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Denver mayor says the city is transparent with migrant operations. Utah begs to differ


Denver mayor says the city is transparent with migrant operations. Utah begs to differ

Jun 14, 2024 | 8:54 pm ET
By Kyle Dunphey
Denver mayor says the city is transparent with migrant operations. Utah begs to differ
Gov. Spencer Cox talks to journalists at the Capitol in Salt Lake City on the last night of the legislative session, Friday, March 1, 2024. (Photo by Spenser Heaps for Utah News Dispatch)

A rift is growing between Utah and Denver over the Colorado city’s monthslong effort to purchase bus tickets for recently arrived migrants, some of whom wind up in Salt Lake City. 

Staff with Denver Mayor Mike Johnston say they’ve been transparent — Utah Gov. Spencer Cox says otherwise. Regardless, families are showing up in Utah, and the state says its resources are strained. 

Jordan Fuja, a spokesperson for Johnston, said Denver has served over 42,000 newcomers. The vast majority of them arrive on buses chartered from Texas, and “had no intention of ever coming to Denver,” she said. 

“That’s why part of our operations include purchasing tickets for newcomers to get to their desired location, where they may have support networks or job opportunities,” Fuja said. 

But Cox, in a statement on Friday, called the practice “completely unacceptable.” 

“We recently learned that the Democrat mayor of Denver has been sending illegal immigrants to Utah without proper notification or approval,” the governor said, arguing that it’s an example of the “failed catch-and-release policy of the Biden administration.”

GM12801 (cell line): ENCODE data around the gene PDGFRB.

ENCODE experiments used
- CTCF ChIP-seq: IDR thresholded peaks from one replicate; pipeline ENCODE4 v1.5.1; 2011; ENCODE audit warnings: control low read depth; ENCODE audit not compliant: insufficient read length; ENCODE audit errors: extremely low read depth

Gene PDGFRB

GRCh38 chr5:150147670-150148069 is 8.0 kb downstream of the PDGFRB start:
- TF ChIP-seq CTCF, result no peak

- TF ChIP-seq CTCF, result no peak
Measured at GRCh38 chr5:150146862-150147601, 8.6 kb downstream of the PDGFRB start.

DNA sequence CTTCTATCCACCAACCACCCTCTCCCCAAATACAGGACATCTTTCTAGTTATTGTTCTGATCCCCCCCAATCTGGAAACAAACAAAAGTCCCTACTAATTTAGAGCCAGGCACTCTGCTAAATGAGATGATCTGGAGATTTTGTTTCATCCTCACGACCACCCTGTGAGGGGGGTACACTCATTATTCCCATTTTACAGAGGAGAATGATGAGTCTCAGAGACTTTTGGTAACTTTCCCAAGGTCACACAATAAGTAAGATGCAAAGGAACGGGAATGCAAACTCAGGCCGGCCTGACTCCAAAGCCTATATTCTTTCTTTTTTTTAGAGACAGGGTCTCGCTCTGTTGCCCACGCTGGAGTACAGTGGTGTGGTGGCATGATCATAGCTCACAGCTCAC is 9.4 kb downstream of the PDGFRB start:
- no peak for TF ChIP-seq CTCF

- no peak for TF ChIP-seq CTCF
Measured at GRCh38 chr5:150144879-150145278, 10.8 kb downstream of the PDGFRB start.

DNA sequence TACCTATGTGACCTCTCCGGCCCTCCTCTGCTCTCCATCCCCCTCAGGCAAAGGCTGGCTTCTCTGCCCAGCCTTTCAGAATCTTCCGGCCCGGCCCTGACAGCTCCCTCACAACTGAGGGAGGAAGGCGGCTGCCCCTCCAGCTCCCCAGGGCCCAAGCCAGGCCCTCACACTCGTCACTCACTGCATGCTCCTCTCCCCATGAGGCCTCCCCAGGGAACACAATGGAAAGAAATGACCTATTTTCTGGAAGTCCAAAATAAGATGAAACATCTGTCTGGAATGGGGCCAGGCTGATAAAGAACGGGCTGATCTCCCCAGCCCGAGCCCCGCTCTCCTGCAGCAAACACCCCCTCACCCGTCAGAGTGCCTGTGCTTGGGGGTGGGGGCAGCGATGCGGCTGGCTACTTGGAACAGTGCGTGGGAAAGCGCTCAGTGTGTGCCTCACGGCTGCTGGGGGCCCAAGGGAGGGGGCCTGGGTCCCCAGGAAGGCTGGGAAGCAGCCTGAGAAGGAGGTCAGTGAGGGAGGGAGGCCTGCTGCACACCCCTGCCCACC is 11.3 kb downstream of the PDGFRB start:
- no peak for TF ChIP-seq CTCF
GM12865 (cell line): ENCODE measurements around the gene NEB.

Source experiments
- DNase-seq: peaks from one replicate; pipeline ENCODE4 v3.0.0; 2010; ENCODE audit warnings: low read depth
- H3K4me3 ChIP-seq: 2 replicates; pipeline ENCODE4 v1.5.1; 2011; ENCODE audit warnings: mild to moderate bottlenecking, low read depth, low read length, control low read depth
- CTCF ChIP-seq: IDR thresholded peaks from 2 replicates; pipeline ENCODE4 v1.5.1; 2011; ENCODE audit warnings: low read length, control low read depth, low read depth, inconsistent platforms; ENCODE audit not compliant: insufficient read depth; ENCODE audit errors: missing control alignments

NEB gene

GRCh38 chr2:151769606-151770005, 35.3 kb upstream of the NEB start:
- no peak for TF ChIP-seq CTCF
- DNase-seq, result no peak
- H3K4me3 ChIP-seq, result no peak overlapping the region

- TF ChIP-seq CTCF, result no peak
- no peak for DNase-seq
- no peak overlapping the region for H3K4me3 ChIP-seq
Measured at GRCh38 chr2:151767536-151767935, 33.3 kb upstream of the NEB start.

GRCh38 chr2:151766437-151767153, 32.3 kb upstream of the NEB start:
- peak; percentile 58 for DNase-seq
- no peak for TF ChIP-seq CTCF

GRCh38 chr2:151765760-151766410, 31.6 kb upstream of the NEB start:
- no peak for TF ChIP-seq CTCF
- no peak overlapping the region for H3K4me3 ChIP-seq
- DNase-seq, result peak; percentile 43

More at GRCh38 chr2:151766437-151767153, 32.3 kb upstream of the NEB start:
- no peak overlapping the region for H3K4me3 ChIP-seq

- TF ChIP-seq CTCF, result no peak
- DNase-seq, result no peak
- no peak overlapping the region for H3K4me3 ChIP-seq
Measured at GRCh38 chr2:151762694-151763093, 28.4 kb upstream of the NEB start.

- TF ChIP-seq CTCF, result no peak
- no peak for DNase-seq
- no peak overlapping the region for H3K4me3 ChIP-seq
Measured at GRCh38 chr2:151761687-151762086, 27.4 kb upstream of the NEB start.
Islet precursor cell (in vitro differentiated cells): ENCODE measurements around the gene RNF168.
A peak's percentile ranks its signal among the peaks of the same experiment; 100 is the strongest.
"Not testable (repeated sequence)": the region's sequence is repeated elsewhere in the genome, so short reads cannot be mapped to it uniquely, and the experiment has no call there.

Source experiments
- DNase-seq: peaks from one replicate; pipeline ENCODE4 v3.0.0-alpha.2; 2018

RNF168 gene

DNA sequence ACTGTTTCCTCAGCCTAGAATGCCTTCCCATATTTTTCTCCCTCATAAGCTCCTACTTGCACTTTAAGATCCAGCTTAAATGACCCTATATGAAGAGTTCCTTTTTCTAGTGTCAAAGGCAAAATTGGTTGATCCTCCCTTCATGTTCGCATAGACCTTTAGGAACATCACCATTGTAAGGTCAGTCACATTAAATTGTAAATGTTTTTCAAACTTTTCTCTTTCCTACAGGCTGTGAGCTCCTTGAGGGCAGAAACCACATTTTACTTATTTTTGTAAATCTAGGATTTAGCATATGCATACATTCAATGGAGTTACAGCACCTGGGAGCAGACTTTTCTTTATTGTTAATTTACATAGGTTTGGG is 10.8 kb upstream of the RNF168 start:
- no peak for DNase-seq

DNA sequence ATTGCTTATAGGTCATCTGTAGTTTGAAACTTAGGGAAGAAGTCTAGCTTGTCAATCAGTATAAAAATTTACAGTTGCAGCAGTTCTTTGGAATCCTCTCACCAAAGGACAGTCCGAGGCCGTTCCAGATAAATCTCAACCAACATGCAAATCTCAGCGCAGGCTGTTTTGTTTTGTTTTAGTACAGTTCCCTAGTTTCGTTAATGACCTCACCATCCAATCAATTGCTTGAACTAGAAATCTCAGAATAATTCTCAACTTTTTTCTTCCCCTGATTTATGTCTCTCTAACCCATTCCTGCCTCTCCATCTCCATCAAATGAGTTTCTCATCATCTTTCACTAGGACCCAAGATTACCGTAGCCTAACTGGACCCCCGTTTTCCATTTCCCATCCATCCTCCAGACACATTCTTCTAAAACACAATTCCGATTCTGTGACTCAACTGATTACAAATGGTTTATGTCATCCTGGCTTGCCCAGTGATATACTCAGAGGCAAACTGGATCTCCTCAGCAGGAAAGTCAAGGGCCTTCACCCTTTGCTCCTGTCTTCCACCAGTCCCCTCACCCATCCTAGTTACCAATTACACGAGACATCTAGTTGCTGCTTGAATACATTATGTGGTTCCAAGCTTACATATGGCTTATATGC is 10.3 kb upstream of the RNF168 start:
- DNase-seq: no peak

According to Jennifer Napier-Pearce, a spokesperson for Cox, Denver informed the governor’s office in May that it was paying to transport recently arrived immigrants to a number of cities, including Salt Lake City. In the last 30 days, Napier-Pearce said 59 people have been bused or flown to Utah — but the state doesn’t always get a heads up when a new family arrives from Colorado, she said. 

“Just over two weeks ago we learned of an immigrant family at the Salt Lake City airport who had been sent by Denver officials with no resources and no place to go. Denver did not consult with us prior to instigating this practice,” she said. “Since learning of Denver’s policy, we’ve worked with Salt Lake County and Salt Lake City to push back on the Department of Homeland Security, the city of Denver, the state of Colorado and the Biden administration demanding they immediately stop this practice.” 

Napier-Pearce said the governor’s office is working with Salt Lake City and Salt Lake County to communicate to migrants and advocacy groups along the U.S.-Mexico border, and other cities including Denver, that Utah is struggling to provide services to the recent arrivals.  

“Denver must end this practice and Congress and the president must do their job and fix this untenable situation,” she said.